The dawn and dusk periods need to be controlled; if the white and blue light is on during this period, it will likely be insufficient to drive photosynthesis, but it can really encourage algae. Without the red light, photosynthesis cannot occur, but algae doesn't care.


Thanks Brian. I thought in a previous thread that you suggested that you could go light-to dark to light. I must have misread.

So given the specifics of this particular light, what type of schedule do you think would make the most sense? I did about an hour of research on custom light settings from different planted tank keepers and it seems like everybody and their brother does it differently.
 
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Byron

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Thanks Brian. I thought in a previous thread that you suggested that you could go light-to dark to light. I must have misread.

So given the specifics of this particular light, what type of schedule do you think would make the most sense? I did about an hour of research on custom light settings from different planted tank keepers and it seems like everybody and their brother does it differently.

Yes they probably do. And few likely understand fish physiology, which is crucial if fish are present. A lot of planted tanks have no fish to worry about.

@AbbeysDad has the Finnex I think, so he can fill you in on how he manages it.

My only caution here was that the "daylight" when the brightest lighting is on for the plants must be one continuous period in each 24 hours, and this daylight period length depends upon the plants and nutrient availability to avoid algae.
 

PheonixKingZ

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My only caution here was that the "daylight" when the brightest lighting is on for the plants must be one continuous period in each 24 hours, and this daylight period length depends upon the plants and nutrient availability to avoid algae.
So is it bad in my 5G, 10g, and 29g that I leave the lights on for 14 hours a day? (Mine are not adjustable)
 

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So is it bad in my 5G, 10g, and 29g that I leave the lights on for 14 hours a day? (Mine are not adjustable)

No, not necessarily. The main thing is to have the "daylight" which is the brightest tank lighting period on for a continuous period of "x" hours, and then also ensure there is a total black darkness for several hours.

The daylight duration is usually determined by algae. I have my tank lights on for seven hours, and I have no algae issues; if I were to increase this (it was 8 hours, and 10 before that) I would have algae problems.
 

PheonixKingZ

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No, not necessarily. The main thing is to have the "daylight" which is the brightest tank lighting period on for a continuous period of "x" hours, and then also ensure there is a total black darkness for several hours.

The daylight duration is usually determined by algae. I have my tank lights on for seven hours, and I have no algae issues; if I were to increase this (it was 8 hours, and 10 before that) I would have algae problems.
But how is it that I keep my lights on for 14 hours each day and have no algae?

Also, another question.

In the mornings, when I get up, I turn my fish tank lights on first, then m room light. Is this bad for my fish? Will it “blind” them? I’m asking because I know when I wake up and there is a bright light, it hurts my eyes.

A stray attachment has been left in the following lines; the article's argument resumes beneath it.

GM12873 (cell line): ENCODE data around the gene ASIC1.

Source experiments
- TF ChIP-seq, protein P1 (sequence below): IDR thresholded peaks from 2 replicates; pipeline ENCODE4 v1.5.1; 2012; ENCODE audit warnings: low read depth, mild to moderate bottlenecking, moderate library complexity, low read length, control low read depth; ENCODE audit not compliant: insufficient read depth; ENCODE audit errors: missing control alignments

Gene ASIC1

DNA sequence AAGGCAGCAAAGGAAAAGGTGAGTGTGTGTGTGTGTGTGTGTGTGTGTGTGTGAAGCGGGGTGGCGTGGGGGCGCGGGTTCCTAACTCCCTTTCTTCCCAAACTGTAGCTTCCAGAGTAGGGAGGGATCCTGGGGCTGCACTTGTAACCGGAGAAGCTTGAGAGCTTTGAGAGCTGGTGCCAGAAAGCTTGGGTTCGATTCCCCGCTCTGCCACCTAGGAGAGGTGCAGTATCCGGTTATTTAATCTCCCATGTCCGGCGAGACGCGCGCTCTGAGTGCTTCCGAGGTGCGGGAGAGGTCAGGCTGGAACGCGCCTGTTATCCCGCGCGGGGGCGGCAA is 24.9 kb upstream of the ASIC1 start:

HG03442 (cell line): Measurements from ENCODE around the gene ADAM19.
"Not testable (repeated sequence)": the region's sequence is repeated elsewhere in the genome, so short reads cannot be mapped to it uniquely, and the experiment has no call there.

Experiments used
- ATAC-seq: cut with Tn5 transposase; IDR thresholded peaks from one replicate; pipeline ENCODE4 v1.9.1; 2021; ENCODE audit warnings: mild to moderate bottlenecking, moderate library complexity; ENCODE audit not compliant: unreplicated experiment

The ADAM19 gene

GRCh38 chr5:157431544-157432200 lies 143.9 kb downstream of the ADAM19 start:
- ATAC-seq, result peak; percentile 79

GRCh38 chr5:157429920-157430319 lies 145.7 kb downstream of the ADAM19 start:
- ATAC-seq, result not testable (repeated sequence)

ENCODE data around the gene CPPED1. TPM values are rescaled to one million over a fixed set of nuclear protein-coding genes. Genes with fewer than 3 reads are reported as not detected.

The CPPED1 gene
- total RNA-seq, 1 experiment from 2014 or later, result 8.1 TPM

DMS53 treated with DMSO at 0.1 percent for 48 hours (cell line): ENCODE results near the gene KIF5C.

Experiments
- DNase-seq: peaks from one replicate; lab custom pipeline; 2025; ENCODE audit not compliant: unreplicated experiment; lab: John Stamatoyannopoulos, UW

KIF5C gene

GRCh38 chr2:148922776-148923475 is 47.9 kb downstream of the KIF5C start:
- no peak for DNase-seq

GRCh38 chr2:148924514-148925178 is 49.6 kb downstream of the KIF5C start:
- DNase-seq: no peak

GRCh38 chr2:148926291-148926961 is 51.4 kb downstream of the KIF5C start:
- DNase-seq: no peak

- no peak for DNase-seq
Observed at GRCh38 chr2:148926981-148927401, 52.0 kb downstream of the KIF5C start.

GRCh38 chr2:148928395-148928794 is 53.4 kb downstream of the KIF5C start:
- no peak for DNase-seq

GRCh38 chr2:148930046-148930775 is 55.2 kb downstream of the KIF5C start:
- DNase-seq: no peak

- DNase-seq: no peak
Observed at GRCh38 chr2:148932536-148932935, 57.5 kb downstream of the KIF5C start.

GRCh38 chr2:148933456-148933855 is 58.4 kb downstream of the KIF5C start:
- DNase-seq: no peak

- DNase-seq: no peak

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I turn my tank lights on at noon, that way the fish have a sunrise and early morning light that comes in the window. At night my tank lights go off at 9pm and the lamp in the room which is not bright stays on until 10pm so they have a sunset.
 

Byron

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But how is it that I keep my lights on for 14 hours each day and have no algae?

Each aquarium is biologically different. This is a long period, but back in the 1990's my tanks' lighting was on for 15 hours, from 7 am to 10 pm every day. I did have a bit of black brush algae in one tank, but not bad. But after I moved in 2000 and re-set my tanks I started at 12 hours and worked down to eight before algae no longer increased.

In the mornings, when I get up, I turn my fish tank lights on first, then m room light. Is this bad for my fish? Will it “blind” them? I’m asking because I know when I wake up and there is a bright light, it hurts my eyes.

It depends upon the ambient daylight in the room. Never turn on the aquarium light in a room that is dark, and the same holds for turning the tank light off. In both cases, the room must be in light, whether ambient daylight or artificial lights.

One of the reasons I went down from 8 to 7 hours when I moved last May is because it allows me to use the daylight and not have to hook up another room light. When the tank lights come on at 9 am in the winter (darker) months, there is daylight coming through the window blinds. When the tank lights go off at 4 pm there is still daylight entering the room. When I had the lights come off at 5 pm, it was dark outside (in winter months) and I had a room light on a separate timer that came on a few minutes before the tank lights went off, and remained on for an hour. This provided the fish with a dusk/dawn situation.
 

Metalhead88

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I have this light on my 55. It's the 4 ft version and It's an awesome light.

I keep the light on for 8 hours on max power on a timer.

I couldn't get the 24 hour cycle to work for my viewing preferences. One day I'll play around with things to take advantage of the settings.
 
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kribensis12

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I have this light on my 55. It's the 4 ft version and It's an awesome light.

I keep the light on for 8 hours on max power on a timer.

I couldn't get the 24 hour cycle to work for my viewing preferences. One day I'll play around with things to take advantage of the settings.


Thanks!

@AbbeysDad how do you use this light to get the best results?